Bubala, Soho

A review of another “Levantine” restaurant here and it’s no surprise.  Often labelled as the “Ottolenghi effect”, London’s love affair with Middle Eastern food has transformed our relationship with vegetables.  Boiling to eternity is thankfully out; (whole) roasting, charring and grilling has come to the forefront – not to mention dips, spices, tahini and all manner of other condiments.  It’s for this reason that Levantine food is my favourite.  And this one, probably the favourite. 

Up for review this evening is veggie paradise Bubala Soho.  This is the outfit’s second and larger offshoot, after Helen Graham (formerly of Berber & Q and The Palomar) and Marc Summers made a successful start in Spitalfields in 2019 (on which, see my review here).  They seem to be pushing the boundaries of their vibrant vegetarian cooking into thrilling new territory here, that even the most hard-core carnivore would be converted.

Bubala’s dark green façade on Poland Street is unshowy – they have little need to trumpet itself to passers by after all given the chock-a-blocked bookings.  Inside, the vibe is laidback-chic, with beautifully rustic peach plastered walls lightened up with sweeps of aqua across the ceiling and shelves filled with a colourful parade of house-made ferments and pickles.  Not to forget the plant pots, blonde wood and a pretty tiled floor.  

One wall of the intimate, 50-seat space is lined with an elegant bar.  Given reservations here book up weeks in advance, an impromptu evening-before booking landed my companion and I a spot here. Though rather tight, in my opinion, these are usually the best seats (or stools) in the house.  Prime position for a view over the bar and bustling dining scene. 

Onto the food, this is the kind of deliciously-worded menu from which you’ll literally want to order everything.  The convivial dining style is inspired by Tel Avivian café culture, with snacks and dips, skewers cooked over a yakitori grill, larger plates and sides, all designed for sharing.  For those tempted to order everything – very easy to do here – as at the East London flagship, there’s the “Bubala Knows Best” set menu, with both vegan and vegetarian options.  Priced at £40 a head for a veritable feast, it’s very reasonable.

Though there’s no glossy, fried aubergines lavished with date syrup and zhoug available here, loyal devotees will be relieved to see many Spitalfields greatest hits on the menu, such as Bubala’s silky hummus with burnt butter and a scattering of chickpeas.  Though hummus and falafel is a fail-safe option, in the mood for an something different we ordered the Grapefruit ezme (£7.50) with tahini, pomegranate molasses and plenty of EVOO.  This was probably the highlight dip (and dish) of the evening: tart, fresh and seductively smooth, it pairs well with any flatbread, pickle and/or veggie.  In fact, it’s so good it’s edible by the spoon.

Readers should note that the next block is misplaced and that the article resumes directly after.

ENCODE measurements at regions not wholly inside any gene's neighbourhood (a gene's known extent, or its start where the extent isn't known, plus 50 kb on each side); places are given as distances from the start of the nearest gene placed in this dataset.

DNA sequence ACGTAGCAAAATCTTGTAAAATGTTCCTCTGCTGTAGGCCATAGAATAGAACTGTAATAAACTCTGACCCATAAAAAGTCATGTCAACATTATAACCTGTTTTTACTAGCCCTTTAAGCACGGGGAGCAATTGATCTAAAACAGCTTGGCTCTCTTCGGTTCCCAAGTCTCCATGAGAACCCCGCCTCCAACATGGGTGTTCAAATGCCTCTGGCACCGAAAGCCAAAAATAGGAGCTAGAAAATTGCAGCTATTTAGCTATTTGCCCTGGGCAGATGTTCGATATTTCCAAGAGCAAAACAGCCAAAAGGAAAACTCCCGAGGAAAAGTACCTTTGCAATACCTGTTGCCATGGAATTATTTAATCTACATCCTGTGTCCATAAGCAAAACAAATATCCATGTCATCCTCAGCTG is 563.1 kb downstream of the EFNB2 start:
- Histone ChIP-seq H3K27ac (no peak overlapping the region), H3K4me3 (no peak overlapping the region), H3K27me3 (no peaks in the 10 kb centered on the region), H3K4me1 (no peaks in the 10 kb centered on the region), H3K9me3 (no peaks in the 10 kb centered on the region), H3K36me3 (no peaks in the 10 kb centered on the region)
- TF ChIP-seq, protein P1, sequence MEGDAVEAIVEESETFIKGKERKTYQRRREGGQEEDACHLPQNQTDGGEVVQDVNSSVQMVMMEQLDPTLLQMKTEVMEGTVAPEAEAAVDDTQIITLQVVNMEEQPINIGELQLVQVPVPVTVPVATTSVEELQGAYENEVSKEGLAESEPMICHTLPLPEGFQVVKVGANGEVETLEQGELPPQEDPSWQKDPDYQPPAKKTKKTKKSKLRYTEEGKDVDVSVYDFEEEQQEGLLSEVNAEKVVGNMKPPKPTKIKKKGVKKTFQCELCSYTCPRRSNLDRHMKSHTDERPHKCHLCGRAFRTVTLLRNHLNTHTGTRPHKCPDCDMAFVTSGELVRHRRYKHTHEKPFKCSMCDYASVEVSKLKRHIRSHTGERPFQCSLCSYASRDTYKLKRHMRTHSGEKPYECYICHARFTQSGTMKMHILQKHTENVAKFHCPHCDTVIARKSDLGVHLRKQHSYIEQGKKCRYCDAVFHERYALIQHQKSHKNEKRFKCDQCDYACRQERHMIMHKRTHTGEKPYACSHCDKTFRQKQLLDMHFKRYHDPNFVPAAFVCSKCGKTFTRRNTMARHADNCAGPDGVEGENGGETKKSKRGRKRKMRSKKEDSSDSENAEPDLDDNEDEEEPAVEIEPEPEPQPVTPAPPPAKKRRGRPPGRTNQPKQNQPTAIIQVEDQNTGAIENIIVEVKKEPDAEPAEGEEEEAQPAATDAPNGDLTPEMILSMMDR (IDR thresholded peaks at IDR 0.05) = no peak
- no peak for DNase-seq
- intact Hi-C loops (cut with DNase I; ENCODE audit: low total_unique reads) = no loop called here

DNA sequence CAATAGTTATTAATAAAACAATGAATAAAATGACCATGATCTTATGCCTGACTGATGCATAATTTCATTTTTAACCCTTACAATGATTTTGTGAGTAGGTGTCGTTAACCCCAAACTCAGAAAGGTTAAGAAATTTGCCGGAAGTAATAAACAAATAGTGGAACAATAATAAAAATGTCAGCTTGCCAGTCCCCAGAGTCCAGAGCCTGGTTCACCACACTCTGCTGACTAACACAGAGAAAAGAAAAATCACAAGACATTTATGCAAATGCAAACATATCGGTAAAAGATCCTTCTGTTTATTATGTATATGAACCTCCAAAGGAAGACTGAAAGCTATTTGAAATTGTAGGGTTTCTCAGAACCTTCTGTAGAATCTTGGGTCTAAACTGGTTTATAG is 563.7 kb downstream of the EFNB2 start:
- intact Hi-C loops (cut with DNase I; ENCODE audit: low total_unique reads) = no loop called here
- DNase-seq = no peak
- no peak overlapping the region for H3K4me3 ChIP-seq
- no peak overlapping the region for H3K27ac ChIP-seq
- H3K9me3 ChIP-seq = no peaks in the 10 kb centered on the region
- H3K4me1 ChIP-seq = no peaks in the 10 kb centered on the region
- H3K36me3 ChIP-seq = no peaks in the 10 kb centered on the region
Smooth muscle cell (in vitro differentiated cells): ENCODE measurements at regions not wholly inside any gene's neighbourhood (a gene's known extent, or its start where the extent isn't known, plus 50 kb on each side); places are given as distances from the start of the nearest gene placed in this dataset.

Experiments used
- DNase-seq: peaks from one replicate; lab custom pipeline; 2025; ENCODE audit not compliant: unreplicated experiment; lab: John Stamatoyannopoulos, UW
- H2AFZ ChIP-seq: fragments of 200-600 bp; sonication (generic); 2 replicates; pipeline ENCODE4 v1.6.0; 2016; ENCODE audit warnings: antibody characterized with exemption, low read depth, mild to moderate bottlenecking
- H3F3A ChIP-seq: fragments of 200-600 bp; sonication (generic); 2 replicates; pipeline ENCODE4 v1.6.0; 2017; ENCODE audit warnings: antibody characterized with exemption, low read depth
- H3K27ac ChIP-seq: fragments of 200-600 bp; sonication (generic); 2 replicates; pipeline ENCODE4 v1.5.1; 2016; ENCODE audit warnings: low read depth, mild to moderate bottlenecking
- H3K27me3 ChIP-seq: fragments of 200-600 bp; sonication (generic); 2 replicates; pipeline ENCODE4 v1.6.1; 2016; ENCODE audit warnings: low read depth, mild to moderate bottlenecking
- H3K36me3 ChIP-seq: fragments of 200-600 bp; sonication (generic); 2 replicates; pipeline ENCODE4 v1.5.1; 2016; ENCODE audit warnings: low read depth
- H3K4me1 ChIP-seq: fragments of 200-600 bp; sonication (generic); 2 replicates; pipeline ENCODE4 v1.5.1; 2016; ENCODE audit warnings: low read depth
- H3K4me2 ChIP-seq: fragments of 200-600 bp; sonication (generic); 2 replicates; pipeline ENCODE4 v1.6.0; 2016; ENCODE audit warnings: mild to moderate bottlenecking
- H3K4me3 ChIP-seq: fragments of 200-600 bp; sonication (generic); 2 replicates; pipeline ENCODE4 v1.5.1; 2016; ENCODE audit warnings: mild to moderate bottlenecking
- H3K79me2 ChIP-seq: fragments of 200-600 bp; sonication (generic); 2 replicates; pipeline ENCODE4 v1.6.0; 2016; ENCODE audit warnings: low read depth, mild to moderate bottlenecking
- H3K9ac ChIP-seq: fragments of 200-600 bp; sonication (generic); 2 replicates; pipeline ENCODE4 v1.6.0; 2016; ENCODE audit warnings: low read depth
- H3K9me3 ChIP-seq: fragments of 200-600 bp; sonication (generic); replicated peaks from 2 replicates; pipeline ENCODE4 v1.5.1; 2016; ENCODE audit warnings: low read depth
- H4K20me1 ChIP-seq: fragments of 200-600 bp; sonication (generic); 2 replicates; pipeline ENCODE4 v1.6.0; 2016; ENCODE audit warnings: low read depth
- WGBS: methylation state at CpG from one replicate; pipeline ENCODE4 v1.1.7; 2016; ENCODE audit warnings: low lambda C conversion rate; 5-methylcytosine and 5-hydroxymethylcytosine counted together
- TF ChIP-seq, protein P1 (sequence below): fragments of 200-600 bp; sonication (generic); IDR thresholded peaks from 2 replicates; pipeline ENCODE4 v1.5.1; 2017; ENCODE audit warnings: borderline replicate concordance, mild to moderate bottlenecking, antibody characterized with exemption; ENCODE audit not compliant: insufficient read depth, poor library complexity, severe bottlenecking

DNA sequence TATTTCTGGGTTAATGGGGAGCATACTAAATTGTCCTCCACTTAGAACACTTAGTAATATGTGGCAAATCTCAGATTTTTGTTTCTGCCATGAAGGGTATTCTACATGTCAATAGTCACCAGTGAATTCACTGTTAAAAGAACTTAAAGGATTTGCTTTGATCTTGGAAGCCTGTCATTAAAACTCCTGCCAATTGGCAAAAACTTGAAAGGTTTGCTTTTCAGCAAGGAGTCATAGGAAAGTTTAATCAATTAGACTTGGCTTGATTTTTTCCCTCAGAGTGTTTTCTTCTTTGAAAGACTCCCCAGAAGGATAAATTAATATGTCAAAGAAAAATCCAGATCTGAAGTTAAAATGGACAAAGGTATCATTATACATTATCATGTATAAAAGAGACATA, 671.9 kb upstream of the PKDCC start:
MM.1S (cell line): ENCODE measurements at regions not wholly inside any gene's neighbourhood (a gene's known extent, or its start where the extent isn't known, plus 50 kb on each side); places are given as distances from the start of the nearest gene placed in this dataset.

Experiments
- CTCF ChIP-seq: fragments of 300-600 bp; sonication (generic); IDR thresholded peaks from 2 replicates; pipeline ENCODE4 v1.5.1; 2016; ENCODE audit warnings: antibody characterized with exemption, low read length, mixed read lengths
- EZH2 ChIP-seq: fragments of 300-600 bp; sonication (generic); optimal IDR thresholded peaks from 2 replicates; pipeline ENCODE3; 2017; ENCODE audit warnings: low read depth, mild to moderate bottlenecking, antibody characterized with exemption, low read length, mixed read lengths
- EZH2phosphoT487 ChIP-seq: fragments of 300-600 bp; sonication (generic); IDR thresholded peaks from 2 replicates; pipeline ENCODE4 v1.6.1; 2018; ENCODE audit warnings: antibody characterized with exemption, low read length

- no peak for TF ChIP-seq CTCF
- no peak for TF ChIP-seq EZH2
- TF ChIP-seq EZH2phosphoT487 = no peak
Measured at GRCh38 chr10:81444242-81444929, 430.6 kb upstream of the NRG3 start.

Another dip not to overlook is the Baba ghanoush (£8.50).  Velvety smooth and puréed to a fine silk, it’s garnished with vivid-green curry leaf oil, fried curry leaves and toasted pine nuts, adding extra intrigue and a fragrant scent to a dish already rich with depth and smokiness.

Make sure to order the Laffa bread (£3) and Pickle Plate (£4) to go with: beautifully charred in part with a satisfying chew, this bread is the perfect vehicle for mopping every plate clean.  Bubala is proof that veggie eating doesn’t all have to be about seitan-worship.  This is generous, lovable and accessible dining.  Get stuck in and mucky!

Not to miss are one, two or all three of the (all vegan) kebabs.  Oyster Mushroom Skewers (£4/each) are charred into crisp submission, they’ll convert even the most stubborn mushroom-sceptics.  Though doll-sized, these skewers have an exhilarating burst of sweet-sour flavour thanks to their agave, coriander seed and tamari seasoning.  Though the standout skewer for me was Leeks and amba (£4/each).  Served with a sharp mango pickle and charred to perfection, these leeks are totally enveloping.

The gorgeously nutty Cauliflower (£8.50) with velvet tomatoes and spring onions is another show-stopper, simultaneously crisp and meltingly tender.  Served with bkeila (a potent condiment made from slow-cooked spinach) and a slick of cooling yoghurt, it has the perfect combination of textures.

‘Bubala’ is a Yiddish term of endearment, so it’s entirely appropriate to lavish a lot of love for this place.  To create food that feels nourishing, but also decadent and celebratory, is no easy feat. Yet Graham has pulled it off once again.  Flavours here are big, and occasionally surprising, and service is warm.  In short, this is vibrant veggie dining with a laidback, Tel Avivian spirit.

Bubala, 15 Poland Street, Soho, London, W1F 8PR

Website: https://bubala.co.uk/

Rating: ****

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